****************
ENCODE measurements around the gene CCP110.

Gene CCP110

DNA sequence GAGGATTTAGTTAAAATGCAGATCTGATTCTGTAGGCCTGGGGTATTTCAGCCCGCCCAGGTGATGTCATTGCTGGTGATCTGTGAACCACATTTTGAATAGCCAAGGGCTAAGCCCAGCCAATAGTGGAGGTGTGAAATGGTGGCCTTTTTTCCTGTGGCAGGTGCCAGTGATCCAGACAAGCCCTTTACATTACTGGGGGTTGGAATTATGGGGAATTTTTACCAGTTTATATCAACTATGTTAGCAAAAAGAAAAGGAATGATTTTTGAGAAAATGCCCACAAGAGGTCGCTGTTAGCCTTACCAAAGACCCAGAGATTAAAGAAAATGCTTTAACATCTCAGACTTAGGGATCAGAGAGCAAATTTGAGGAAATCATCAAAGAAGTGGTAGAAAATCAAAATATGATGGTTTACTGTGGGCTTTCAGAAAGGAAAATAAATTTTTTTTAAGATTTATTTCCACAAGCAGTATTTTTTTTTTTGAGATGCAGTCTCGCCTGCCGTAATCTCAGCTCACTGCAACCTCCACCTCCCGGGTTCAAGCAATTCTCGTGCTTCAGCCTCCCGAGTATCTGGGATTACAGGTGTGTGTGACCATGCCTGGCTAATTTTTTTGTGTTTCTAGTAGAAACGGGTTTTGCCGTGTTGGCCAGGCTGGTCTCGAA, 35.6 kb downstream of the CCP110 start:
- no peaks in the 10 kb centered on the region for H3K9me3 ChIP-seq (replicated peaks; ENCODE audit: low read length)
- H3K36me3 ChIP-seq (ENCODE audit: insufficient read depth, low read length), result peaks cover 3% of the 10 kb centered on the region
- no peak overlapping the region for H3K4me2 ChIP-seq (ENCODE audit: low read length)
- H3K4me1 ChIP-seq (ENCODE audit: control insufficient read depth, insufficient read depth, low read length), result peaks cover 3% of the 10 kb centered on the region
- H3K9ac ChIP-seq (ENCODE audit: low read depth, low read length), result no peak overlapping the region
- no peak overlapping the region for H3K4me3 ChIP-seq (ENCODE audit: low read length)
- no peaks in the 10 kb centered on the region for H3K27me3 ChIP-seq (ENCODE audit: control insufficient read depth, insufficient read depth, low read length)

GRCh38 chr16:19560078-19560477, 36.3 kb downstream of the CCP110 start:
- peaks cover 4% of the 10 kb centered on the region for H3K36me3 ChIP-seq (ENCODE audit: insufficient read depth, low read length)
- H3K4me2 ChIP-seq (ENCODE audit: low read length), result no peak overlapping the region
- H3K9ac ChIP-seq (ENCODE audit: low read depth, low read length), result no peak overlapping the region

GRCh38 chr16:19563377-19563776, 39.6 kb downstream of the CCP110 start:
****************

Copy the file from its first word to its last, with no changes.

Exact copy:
ENCODE measurements around the gene CCP110.

Gene CCP110

DNA sequence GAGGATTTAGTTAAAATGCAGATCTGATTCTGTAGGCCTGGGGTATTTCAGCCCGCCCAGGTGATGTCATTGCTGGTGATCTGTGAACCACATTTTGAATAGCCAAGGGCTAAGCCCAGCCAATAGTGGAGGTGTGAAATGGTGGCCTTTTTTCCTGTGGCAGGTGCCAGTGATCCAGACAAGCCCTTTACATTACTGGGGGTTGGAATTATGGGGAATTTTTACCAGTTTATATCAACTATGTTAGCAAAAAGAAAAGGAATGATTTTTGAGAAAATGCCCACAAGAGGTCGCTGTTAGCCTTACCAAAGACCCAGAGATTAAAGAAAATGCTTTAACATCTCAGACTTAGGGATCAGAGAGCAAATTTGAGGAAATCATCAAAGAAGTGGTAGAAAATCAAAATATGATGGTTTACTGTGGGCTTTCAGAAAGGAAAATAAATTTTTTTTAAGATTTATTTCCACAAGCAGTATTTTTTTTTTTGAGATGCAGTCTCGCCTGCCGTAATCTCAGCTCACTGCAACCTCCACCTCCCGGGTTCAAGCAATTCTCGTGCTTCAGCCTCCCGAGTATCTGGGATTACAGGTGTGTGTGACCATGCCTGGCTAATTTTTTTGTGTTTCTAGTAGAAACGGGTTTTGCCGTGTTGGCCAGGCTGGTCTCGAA, 35.6 kb downstream of the CCP110 start:
- no peaks in the 10 kb centered on the region for H3K9me3 ChIP-seq (replicated peaks; ENCODE audit: low read length)
- H3K36me3 ChIP-seq (ENCODE audit: insufficient read depth, low read length), result peaks cover 3% of the 10 kb centered on the region
- no peak overlapping the region for H3K4me2 ChIP-seq (ENCODE audit: low read length)
- H3K4me1 ChIP-seq (ENCODE audit: control insufficient read depth, insufficient read depth, low read length), result peaks cover 3% of the 10 kb centered on the region
- H3K9ac ChIP-seq (ENCODE audit: low read depth, low read length), result no peak overlapping the region
- no peak overlapping the region for H3K4me3 ChIP-seq (ENCODE audit: low read length)
- no peaks in the 10 kb centered on the region for H3K27me3 ChIP-seq (ENCODE audit: control insufficient read depth, insufficient read depth, low read length)

GRCh38 chr16:19560078-19560477, 36.3 kb downstream of the CCP110 start:
- peaks cover 4% of the 10 kb centered on the region for H3K36me3 ChIP-seq (ENCODE audit: insufficient read depth, low read length)
- H3K4me2 ChIP-seq (ENCODE audit: low read length), result no peak overlapping the region
- H3K9ac ChIP-seq (ENCODE audit: low read depth, low read length), result no peak overlapping the region

GRCh38 chr16:19563377-19563776, 39.6 kb downstream of the CCP110 start: